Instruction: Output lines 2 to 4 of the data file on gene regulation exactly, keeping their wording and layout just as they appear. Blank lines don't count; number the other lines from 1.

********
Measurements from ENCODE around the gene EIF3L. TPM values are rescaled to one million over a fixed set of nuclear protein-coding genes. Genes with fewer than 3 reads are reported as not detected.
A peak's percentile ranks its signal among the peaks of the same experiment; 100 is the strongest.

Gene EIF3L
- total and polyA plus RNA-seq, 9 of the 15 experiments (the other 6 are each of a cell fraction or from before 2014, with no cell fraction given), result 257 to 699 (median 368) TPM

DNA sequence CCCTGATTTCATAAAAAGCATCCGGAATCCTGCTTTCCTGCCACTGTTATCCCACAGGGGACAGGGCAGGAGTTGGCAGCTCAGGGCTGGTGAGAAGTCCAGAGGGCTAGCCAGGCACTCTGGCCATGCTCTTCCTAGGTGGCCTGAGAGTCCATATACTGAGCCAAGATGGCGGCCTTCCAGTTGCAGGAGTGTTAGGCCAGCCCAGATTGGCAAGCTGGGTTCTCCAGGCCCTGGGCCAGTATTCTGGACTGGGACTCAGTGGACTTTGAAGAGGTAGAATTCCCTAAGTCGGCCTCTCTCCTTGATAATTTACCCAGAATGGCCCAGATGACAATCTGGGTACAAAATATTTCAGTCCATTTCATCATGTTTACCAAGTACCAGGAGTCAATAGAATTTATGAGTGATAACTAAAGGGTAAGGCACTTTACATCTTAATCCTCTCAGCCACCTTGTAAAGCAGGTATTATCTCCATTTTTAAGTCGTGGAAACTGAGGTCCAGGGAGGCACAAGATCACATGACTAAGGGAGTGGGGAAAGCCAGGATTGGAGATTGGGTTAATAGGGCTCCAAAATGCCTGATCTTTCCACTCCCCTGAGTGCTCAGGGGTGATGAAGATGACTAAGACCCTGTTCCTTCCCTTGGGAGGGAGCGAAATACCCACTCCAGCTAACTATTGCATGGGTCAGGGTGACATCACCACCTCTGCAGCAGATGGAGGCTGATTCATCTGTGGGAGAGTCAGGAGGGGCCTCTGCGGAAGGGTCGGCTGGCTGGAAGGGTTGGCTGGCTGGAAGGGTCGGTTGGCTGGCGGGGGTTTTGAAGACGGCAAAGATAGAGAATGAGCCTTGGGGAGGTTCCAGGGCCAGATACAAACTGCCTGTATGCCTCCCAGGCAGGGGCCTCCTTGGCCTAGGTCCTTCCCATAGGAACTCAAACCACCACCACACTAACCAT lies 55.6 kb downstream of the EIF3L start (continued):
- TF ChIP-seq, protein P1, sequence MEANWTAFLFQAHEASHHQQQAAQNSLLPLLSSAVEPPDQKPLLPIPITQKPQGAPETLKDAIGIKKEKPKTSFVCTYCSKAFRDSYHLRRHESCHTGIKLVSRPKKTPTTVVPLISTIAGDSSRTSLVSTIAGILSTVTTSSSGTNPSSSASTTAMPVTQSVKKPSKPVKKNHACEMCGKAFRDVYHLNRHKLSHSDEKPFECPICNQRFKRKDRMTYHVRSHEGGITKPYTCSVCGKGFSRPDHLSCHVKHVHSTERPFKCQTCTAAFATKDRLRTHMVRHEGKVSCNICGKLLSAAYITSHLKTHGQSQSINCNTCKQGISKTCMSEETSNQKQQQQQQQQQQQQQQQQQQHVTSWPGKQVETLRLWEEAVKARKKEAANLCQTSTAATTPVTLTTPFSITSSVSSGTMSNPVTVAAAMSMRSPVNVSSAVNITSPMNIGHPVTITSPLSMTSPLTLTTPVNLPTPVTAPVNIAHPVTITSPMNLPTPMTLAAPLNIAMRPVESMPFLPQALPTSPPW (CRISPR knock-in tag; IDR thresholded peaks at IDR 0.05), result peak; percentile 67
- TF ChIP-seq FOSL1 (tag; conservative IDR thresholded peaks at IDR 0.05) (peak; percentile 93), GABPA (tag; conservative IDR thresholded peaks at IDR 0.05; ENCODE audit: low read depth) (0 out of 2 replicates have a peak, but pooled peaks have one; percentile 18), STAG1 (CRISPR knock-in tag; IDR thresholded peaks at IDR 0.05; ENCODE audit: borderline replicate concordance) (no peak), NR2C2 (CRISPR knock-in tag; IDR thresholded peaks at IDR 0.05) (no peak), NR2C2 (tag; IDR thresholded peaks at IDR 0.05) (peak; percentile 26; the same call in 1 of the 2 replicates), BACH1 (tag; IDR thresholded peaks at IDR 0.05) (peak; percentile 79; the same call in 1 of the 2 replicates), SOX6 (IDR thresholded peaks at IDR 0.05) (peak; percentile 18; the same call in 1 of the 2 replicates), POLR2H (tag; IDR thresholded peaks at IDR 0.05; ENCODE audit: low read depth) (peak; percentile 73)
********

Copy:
A peak's percentile ranks its signal among the peaks of the same experiment; 100 is the strongest.

Gene EIF3L
- total and polyA plus RNA-seq, 9 of the 15 experiments (the other 6 are each of a cell fraction or from before 2014, with no cell fraction given), result 257 to 699 (median 368) TPM